Weaver's Week 2005-01-09

Weaver's Week Index


9 January 2005

'Iain Weaver reviews the latest happenings in UK Game Show Land.'

Happy new year.

Yuletide Notes

Test The Nation, The National 2004 Test aired on the 19th. We note that the average score in the nation was 39; the average according to the test's designer was 42. Given that internet viewers tend to be slightly clever than usual, what gives? There will be no moans about the rubbish prize for the top home score this time - the shepherds donated a large hamper of British farming produce.

We raised eyebrows at Peter Snow on Masterteam on Monday the 20th, for his unique way of saying the name of pop diva "Beyonce Knowles." Never knew it came with a hard "c." The same day saw Challenge viewers vote The Krypton Factor their best half-hour show. Good call, and we're seeing the rest of the 1992 series on weekday evenings.

An episode of Winner Takes All from 1976 popped up on Challenge on Tuesday. Jimmy Tarbuck looked very much younger, and the set looked like someone's front room. We were struck by the slightly insulting way he handled the contestants, and that he really didn't seem to have anything much to do beyond that. Don't think this could come back in the same format. Maybe it could come back in the daytime version we saw later in the week - host, devisor, producer, and general good egg Geoffrey Wheeler was contracted for a 60-programme run, according to his opening chat.

Sale of the Century, though, could certainly return. If The Price is Right was the first show where the prize was the star, it's fair to say that SOTC's contestants took equal billing with their prizes and the host. The rat-a-tat-tat rapid fire questions are so different from anything we have outside the Wonderwall, and everyone wants to win decent consumer durables. A possibility for ITV's still-troubled 5pm slot, perhaps?

In an unusual event, the X Marks the Spot team were detained for almost ten seconds on a clue - My Very Easy Method Just Speeds Up Naming (blank) - that went in moments on the Monday's UC. In fairness, these two shows were recorded some time apart, and the question was being looked at by Rod Liddle and not David Edwards.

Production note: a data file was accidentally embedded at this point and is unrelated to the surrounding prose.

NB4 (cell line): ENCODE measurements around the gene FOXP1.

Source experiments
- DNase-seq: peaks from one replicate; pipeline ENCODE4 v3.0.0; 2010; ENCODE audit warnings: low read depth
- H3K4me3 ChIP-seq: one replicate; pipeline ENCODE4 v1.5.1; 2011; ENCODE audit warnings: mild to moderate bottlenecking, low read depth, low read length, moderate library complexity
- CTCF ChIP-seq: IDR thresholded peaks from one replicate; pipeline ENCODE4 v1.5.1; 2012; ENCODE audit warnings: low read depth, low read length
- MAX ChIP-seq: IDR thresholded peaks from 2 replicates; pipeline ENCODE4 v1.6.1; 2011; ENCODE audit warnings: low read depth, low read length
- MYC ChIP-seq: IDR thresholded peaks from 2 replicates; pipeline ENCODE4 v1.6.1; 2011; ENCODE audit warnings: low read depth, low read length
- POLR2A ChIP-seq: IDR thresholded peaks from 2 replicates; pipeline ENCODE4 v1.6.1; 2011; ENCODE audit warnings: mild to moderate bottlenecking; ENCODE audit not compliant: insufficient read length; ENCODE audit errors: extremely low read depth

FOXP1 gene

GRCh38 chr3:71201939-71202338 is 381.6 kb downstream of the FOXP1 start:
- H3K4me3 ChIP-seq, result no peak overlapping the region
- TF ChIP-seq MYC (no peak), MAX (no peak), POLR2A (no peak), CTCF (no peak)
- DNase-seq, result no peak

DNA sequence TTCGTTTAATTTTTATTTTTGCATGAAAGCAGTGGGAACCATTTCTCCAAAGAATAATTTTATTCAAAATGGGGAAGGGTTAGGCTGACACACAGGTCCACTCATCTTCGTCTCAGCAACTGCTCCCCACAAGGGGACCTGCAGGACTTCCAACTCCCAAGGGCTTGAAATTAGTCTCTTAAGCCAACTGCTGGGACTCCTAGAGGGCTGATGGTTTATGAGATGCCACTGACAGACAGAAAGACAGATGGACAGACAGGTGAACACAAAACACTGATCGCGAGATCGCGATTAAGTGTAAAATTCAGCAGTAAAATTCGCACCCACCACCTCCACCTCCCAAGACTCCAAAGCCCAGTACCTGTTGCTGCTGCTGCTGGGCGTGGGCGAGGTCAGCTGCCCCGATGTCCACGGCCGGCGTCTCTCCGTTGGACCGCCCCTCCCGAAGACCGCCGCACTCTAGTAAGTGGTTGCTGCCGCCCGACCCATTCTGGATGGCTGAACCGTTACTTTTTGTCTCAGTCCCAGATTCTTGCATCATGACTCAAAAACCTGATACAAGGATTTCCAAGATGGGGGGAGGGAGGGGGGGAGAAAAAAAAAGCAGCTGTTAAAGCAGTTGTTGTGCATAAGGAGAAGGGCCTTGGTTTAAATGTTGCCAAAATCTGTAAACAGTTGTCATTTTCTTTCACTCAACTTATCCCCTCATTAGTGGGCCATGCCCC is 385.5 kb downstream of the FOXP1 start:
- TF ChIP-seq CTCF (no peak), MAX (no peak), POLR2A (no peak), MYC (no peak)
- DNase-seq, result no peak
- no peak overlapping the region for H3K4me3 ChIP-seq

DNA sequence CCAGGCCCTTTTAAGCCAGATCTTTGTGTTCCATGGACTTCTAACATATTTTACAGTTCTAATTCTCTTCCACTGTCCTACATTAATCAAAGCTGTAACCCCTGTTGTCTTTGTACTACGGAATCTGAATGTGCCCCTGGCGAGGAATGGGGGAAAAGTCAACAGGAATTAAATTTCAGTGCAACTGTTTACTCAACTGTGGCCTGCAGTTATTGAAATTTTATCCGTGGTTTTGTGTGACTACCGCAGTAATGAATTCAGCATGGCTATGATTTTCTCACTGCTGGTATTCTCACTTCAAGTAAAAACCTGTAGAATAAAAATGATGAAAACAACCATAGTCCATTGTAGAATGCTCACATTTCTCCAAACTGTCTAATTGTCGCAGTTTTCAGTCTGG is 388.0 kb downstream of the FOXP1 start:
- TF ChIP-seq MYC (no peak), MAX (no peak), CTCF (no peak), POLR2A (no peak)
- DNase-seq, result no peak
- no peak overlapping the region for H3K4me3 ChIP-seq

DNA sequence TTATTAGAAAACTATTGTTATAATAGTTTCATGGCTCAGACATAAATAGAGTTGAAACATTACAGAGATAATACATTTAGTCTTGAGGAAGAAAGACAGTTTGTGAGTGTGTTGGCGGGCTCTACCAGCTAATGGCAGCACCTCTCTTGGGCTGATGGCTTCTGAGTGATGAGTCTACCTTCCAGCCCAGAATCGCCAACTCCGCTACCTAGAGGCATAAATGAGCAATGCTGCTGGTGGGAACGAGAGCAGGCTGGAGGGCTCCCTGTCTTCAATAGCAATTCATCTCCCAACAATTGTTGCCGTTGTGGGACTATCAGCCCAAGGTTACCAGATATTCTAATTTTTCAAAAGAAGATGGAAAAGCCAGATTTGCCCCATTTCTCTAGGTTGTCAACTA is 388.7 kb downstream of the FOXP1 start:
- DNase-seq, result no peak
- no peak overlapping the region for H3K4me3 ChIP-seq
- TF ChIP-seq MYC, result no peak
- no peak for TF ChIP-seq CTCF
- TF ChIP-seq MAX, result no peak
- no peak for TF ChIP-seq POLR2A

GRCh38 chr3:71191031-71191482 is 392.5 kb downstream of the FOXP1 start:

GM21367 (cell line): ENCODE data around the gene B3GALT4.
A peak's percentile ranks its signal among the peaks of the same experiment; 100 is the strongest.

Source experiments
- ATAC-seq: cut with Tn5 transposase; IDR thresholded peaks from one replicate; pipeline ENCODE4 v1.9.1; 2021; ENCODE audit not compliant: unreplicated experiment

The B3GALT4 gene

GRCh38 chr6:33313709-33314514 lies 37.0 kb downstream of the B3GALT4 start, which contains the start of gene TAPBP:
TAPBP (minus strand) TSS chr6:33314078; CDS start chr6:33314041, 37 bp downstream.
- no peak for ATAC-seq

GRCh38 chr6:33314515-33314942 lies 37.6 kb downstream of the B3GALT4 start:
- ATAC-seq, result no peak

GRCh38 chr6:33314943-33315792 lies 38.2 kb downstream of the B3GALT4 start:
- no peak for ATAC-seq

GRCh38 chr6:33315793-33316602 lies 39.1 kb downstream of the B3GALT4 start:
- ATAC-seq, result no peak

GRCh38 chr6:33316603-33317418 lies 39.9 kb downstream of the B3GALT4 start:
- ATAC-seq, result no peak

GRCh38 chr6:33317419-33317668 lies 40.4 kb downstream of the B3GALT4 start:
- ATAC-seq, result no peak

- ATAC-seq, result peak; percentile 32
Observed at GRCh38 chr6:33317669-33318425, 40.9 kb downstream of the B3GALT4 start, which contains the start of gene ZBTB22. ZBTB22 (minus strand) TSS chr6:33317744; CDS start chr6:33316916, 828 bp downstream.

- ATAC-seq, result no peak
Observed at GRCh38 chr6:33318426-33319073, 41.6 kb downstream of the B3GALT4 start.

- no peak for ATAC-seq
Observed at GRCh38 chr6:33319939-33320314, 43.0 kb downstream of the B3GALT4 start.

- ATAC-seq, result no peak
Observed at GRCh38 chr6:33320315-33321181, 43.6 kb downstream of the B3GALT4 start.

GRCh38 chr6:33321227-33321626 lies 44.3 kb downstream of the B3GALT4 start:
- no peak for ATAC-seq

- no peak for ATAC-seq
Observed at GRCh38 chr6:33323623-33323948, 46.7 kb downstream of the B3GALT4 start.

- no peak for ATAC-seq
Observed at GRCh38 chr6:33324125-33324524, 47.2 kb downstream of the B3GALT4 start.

For those who were a little annoyed at University Challenge - The Performing Arts not giving all of the SI base units, they are: metre (distance), second (time), kilogram (mass), ampere (current), Kelvin (temperature), candela (light), and the mole (game shows). The show also contained the unusual phrase "Your bonuses are on boiled eggs," and we noted that the teams have been issued with pens and paper - maybe the producers have learned that UC is not a test of memory. Still, any excuse to hear Brian Sewell say "Va-va-voom" is worth the license fee alone. His Reviewers team won the contest, thanks to their ringer, Russell Davies of Brain Of Britain.

The Grate British Public had their say as to the most memorable television moments of 2004 in a Channel 4 poll. No surprises to see C4 formats Friends, Big Brother, and Sex And The City top the poll. Strictly Come Dancing came fourth, ahead of I'm A Celeb. The X Factor placed in the top twenty, just ahead of Dick and Dom. The Farm, The Apprentice, World Idol, Mad Mad House, and Shattered all made it into the bottom end of the list. Raven has evidently flown right over these viewers' heads.

Celebrity Mastermind was won by Tom Ward, who scored an astounding 19 points on Philip Larkin.

Armando Ianucci's 2004 The Silly Version included some take-offs of familiar shows, including someone looking a bit like Amanda Platell exposing the comedy value in Crisis Command. "Tom Stoppard is putting on a new play." "We must evacuate London at once."

A month or so ago, we heard one of the 9 Live Quiz TV presenters claim that they'd be here on New Year's Day. They weren't.